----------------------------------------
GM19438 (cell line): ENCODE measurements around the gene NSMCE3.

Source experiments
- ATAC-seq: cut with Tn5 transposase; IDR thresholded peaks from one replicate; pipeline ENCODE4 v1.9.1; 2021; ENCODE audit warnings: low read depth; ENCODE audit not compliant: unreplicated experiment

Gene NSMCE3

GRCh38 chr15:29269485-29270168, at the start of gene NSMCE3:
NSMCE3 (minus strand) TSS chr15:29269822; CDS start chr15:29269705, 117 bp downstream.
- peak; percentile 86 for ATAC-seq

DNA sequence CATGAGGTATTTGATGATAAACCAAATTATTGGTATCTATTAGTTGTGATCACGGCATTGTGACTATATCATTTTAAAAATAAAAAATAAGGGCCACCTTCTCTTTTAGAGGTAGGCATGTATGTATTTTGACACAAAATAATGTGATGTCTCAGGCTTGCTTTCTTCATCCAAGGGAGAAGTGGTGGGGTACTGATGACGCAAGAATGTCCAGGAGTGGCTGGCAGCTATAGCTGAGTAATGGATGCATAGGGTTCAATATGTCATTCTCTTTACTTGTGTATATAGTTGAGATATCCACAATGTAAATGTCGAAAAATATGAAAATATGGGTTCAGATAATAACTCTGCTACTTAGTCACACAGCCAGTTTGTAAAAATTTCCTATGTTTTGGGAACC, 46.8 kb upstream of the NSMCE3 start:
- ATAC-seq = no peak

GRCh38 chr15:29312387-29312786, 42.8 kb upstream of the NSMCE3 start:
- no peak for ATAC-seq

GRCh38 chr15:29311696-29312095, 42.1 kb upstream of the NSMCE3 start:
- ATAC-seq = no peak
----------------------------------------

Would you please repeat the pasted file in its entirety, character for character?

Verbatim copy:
GM19438 (cell line): ENCODE measurements around the gene NSMCE3.

Source experiments
- ATAC-seq: cut with Tn5 transposase; IDR thresholded peaks from one replicate; pipeline ENCODE4 v1.9.1; 2021; ENCODE audit warnings: low read depth; ENCODE audit not compliant: unreplicated experiment

Gene NSMCE3

GRCh38 chr15:29269485-29270168, at the start of gene NSMCE3:
NSMCE3 (minus strand) TSS chr15:29269822; CDS start chr15:29269705, 117 bp downstream.
- peak; percentile 86 for ATAC-seq

DNA sequence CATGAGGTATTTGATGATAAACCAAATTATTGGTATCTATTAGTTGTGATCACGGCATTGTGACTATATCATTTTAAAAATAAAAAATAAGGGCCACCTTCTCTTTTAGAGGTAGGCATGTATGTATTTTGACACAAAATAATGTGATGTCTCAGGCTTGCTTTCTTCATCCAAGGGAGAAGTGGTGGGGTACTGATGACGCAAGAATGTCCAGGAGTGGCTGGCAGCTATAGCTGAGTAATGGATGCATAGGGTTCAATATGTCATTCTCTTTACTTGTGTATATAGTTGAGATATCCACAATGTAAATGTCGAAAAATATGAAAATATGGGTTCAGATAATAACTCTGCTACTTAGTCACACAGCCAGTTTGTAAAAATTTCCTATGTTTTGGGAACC, 46.8 kb upstream of the NSMCE3 start:
- ATAC-seq = no peak

GRCh38 chr15:29312387-29312786, 42.8 kb upstream of the NSMCE3 start:
- no peak for ATAC-seq

GRCh38 chr15:29311696-29312095, 42.1 kb upstream of the NSMCE3 start:
- ATAC-seq = no peak